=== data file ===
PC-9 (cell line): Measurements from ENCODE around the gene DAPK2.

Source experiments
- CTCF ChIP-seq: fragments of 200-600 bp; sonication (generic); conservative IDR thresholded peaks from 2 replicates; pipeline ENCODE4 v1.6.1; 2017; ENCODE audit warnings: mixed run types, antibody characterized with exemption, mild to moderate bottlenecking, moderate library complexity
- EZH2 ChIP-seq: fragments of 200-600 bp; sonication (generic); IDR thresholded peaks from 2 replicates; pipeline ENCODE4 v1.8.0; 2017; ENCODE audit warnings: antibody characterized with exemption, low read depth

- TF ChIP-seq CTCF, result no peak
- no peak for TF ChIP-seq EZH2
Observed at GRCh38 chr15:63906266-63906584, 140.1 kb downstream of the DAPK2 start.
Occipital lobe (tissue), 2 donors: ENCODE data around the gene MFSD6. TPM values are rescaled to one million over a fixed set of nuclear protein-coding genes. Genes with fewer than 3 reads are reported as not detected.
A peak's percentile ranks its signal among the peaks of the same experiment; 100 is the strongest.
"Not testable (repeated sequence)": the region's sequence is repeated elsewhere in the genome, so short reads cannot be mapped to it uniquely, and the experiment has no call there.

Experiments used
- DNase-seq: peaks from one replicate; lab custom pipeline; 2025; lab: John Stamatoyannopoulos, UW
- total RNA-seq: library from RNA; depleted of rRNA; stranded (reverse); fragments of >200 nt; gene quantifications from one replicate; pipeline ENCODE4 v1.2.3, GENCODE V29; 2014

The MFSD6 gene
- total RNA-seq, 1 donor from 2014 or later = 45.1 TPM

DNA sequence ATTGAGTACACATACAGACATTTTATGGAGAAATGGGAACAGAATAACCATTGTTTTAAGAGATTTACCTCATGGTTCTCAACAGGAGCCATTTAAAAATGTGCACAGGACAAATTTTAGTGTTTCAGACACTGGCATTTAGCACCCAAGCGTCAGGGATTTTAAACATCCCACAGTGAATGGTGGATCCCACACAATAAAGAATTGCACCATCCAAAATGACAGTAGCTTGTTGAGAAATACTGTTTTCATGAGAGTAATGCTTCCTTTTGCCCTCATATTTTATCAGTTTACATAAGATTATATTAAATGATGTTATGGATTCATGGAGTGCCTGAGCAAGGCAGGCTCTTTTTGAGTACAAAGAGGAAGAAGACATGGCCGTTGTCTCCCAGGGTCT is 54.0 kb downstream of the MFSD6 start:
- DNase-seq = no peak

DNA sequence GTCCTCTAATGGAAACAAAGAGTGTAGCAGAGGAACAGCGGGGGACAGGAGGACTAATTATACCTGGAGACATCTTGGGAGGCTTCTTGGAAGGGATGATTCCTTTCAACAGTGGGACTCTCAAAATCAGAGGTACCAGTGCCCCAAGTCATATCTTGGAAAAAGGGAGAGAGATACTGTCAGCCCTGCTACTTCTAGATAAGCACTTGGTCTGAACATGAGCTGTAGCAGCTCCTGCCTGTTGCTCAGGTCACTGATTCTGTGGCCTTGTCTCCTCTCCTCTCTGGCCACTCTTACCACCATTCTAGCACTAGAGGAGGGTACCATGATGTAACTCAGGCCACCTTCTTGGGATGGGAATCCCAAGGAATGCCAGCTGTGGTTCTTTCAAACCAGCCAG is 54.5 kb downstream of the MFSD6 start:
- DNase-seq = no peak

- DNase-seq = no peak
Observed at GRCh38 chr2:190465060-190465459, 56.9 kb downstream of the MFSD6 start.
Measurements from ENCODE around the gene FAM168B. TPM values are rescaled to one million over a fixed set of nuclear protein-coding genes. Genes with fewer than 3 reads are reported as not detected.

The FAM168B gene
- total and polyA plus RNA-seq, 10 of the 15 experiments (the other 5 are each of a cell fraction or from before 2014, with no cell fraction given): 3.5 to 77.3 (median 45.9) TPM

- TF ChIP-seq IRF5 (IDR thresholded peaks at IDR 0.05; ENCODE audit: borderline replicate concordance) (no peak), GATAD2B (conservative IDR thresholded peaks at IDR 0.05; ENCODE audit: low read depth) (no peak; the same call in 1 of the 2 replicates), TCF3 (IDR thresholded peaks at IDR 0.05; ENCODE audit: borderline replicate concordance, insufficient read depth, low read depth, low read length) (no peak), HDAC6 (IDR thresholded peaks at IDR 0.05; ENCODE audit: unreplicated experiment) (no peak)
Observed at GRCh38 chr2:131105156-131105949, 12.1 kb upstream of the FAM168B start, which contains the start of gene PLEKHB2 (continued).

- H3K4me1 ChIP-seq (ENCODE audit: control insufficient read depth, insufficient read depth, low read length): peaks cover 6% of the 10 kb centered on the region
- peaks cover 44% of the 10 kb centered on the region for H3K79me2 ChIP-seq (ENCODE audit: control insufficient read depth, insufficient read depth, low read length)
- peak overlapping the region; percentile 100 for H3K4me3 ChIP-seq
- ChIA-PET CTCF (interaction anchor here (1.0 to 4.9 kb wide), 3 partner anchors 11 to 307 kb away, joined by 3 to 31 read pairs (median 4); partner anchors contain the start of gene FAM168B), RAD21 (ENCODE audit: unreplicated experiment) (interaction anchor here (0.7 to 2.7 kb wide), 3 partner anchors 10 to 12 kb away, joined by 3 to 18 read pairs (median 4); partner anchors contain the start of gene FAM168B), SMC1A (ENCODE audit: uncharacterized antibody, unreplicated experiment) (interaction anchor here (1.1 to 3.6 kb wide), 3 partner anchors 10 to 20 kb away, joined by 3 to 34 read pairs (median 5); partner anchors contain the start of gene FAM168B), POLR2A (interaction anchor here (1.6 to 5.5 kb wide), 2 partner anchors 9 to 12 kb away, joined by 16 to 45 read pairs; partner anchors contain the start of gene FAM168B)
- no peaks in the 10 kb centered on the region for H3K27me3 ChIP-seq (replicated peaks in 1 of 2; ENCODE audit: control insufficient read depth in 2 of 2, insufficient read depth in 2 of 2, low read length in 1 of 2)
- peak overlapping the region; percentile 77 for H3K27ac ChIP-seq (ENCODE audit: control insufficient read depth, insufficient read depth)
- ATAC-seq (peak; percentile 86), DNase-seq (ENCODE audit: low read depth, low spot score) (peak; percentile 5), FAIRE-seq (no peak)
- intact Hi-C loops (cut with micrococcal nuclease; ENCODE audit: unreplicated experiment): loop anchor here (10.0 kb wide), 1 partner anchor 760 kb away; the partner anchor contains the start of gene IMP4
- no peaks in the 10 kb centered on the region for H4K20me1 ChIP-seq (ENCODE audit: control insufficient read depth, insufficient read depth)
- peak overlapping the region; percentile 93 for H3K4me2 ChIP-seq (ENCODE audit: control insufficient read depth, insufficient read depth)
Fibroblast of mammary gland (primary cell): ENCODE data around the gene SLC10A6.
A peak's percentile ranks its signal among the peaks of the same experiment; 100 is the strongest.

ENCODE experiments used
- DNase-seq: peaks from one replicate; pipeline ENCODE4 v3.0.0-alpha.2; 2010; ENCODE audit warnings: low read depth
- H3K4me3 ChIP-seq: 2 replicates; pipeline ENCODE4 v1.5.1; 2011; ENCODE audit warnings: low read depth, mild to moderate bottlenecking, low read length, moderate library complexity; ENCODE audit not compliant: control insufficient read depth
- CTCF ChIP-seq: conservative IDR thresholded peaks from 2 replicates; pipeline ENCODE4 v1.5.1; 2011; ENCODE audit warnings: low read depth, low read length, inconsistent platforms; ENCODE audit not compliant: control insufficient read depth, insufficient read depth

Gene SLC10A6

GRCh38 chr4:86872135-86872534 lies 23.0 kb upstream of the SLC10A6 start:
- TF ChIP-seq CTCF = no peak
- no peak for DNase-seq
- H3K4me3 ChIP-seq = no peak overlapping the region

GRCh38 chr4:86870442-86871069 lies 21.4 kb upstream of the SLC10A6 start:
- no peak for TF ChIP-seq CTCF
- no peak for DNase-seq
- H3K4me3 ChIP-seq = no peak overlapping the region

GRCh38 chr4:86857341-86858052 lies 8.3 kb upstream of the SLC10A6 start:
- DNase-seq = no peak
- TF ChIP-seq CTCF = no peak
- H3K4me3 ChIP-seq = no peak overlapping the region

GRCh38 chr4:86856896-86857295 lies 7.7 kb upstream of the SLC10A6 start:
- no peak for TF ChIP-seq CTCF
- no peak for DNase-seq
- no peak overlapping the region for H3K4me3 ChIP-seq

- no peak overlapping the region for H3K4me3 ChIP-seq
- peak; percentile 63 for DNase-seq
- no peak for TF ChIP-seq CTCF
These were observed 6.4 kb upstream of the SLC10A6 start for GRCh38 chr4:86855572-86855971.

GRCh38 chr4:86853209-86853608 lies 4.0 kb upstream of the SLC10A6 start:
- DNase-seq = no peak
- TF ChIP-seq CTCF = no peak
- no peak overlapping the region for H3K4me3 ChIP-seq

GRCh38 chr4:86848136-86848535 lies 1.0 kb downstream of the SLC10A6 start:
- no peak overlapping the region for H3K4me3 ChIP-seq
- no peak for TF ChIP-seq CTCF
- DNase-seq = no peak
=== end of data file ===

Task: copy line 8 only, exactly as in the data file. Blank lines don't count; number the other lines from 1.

Occipital lobe (tissue), 2 donors: ENCODE data around the gene MFSD6. TPM values are rescaled to one million over a fixed set of nuclear protein-coding genes. Genes with fewer than 3 reads are reported as not detected.